I think I would probably have been a plumber or an electrician and there’s nothing wrong with that… but in my heart I think I wanted to be an artist.


Is this what you had wanted to be, growing up?

I always thought I’d be a graphic designer! It’s funny because I’ve ended up as an elite athlete.

So yeah, graphic designer was the goal, but sport has really made me.

Who do you look up to most?

So many people! In terms of athletes, I’d pick David Weir (British Paralympic wheelchair athlete and owner of six Paralympic golds), but also my teammates and my squad.

Also, Chris Ryan, our team captain and Andy Barrow, the former Team GB athlete who still gives me a lot of advice and support.

My dad, as well! I’m 35 and I still drag my dad round to places with me so he can fix my wheelchair and drive me to tournaments and stuff!

And lastly, my family!


Can you share any of your top training tips with us?

Put yourself in the moment and choose to be where you are. Try and take your mind off how hard it is.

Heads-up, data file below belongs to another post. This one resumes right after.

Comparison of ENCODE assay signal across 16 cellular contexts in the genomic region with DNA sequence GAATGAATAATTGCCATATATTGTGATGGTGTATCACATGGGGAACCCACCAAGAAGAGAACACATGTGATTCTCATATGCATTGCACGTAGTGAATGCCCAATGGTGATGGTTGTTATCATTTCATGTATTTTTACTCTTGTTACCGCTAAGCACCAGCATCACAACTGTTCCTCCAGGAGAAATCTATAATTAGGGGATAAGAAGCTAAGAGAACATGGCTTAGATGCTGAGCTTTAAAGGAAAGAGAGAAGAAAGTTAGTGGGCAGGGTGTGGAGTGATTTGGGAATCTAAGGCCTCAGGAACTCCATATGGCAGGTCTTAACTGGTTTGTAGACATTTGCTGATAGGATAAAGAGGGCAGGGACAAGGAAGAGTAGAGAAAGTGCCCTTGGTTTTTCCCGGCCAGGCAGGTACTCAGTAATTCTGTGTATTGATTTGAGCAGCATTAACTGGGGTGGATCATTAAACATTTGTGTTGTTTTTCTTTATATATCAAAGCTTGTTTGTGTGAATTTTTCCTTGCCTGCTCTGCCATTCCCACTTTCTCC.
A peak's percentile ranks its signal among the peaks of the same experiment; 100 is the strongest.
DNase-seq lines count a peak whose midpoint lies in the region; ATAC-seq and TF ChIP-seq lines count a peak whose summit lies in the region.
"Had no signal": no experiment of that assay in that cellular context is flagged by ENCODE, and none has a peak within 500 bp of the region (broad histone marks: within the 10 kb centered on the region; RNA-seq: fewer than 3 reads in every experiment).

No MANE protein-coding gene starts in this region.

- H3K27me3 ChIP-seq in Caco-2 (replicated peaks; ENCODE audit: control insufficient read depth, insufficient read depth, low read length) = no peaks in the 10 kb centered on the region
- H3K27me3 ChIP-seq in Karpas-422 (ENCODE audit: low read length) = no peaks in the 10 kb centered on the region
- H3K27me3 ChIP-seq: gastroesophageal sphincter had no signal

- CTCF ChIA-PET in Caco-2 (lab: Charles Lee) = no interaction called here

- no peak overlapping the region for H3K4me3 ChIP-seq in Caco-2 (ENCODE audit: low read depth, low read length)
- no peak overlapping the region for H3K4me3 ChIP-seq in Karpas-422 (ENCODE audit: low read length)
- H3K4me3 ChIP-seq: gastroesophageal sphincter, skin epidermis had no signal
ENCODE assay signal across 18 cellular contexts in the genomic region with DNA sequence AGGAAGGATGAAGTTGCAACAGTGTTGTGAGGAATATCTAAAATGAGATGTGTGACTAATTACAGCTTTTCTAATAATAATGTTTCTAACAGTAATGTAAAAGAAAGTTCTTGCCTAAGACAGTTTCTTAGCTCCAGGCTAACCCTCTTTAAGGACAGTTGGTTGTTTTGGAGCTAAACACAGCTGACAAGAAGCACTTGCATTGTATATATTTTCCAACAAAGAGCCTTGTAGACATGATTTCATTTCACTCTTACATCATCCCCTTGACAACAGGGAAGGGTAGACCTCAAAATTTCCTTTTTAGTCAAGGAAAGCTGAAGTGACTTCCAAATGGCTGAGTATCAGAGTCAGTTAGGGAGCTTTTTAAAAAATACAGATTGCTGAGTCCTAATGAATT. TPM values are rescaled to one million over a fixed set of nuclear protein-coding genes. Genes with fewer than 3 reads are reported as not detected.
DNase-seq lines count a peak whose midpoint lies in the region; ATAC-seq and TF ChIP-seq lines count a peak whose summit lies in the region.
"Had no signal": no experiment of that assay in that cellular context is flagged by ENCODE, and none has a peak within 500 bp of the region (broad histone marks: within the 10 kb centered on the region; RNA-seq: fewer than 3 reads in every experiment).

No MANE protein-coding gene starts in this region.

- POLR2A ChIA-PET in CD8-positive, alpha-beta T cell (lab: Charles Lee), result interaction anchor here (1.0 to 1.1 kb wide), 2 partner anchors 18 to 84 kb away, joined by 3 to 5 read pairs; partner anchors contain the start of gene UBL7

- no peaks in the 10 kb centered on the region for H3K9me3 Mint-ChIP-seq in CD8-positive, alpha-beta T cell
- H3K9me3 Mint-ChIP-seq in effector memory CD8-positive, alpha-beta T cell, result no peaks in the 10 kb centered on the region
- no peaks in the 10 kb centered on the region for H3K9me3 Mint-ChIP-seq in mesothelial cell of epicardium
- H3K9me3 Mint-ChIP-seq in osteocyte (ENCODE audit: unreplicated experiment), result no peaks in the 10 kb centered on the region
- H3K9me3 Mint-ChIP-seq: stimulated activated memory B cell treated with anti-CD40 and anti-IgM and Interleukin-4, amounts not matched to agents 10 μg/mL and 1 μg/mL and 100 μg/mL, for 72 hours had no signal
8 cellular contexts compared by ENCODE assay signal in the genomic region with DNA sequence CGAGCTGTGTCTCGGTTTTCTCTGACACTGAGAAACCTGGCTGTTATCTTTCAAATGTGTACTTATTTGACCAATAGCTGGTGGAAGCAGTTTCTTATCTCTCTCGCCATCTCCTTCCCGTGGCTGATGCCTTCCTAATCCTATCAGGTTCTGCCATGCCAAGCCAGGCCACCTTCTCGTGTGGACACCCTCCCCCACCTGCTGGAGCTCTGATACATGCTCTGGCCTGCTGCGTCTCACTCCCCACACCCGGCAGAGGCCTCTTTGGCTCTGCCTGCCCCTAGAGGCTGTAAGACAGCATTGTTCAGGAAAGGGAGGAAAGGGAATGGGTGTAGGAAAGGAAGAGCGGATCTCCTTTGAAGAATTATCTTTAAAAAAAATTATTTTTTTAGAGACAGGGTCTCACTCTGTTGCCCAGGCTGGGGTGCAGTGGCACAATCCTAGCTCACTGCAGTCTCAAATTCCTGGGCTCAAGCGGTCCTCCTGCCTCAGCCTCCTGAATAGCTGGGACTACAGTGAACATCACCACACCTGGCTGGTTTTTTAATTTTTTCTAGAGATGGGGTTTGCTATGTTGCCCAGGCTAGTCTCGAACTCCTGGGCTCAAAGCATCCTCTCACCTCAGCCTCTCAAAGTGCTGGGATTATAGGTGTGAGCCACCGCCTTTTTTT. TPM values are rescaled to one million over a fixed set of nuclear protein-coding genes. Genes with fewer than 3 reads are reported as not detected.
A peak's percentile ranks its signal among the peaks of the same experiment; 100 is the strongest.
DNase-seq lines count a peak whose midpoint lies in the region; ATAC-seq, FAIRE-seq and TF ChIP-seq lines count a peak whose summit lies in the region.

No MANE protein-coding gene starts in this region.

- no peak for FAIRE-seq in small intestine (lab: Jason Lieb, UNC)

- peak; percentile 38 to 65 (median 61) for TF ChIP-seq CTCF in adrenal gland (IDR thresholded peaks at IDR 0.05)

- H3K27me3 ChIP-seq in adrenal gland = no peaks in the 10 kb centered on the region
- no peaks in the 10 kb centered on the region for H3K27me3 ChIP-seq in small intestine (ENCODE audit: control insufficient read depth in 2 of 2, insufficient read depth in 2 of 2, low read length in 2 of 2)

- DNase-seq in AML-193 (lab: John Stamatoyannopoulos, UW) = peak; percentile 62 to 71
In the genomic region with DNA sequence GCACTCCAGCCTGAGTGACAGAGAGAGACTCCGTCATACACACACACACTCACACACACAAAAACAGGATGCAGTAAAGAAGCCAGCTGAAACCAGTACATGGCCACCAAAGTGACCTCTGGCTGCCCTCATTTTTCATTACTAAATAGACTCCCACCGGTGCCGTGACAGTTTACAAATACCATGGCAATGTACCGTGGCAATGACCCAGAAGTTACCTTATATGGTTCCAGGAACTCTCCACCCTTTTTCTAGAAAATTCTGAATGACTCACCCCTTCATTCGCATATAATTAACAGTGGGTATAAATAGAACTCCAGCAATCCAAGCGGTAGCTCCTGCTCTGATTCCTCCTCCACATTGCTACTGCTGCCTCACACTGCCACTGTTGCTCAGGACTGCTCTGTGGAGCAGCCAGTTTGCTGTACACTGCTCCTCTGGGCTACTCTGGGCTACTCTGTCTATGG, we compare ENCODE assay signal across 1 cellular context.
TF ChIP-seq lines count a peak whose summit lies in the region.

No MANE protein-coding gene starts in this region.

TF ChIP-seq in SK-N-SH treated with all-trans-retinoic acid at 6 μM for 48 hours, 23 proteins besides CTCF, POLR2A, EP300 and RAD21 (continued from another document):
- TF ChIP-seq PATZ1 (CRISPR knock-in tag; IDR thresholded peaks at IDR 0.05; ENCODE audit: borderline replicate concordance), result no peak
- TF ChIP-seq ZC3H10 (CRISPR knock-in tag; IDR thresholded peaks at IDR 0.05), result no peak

So, for example, if the next interval is going to take 30 seconds it’s really, in the grand scheme of things, only 30 seconds of your life. Grin and bear it and it’ll be over so quickly… you’ve got to look at the positives!


Any top tips for teamwork?

Everybody on your team might not be your best mate, but that doesn’t mean that you can’t all perform well together.

In life, you’re going to have to work within team and with an array of different people; some of those you’ll get on with really well and some you won’t.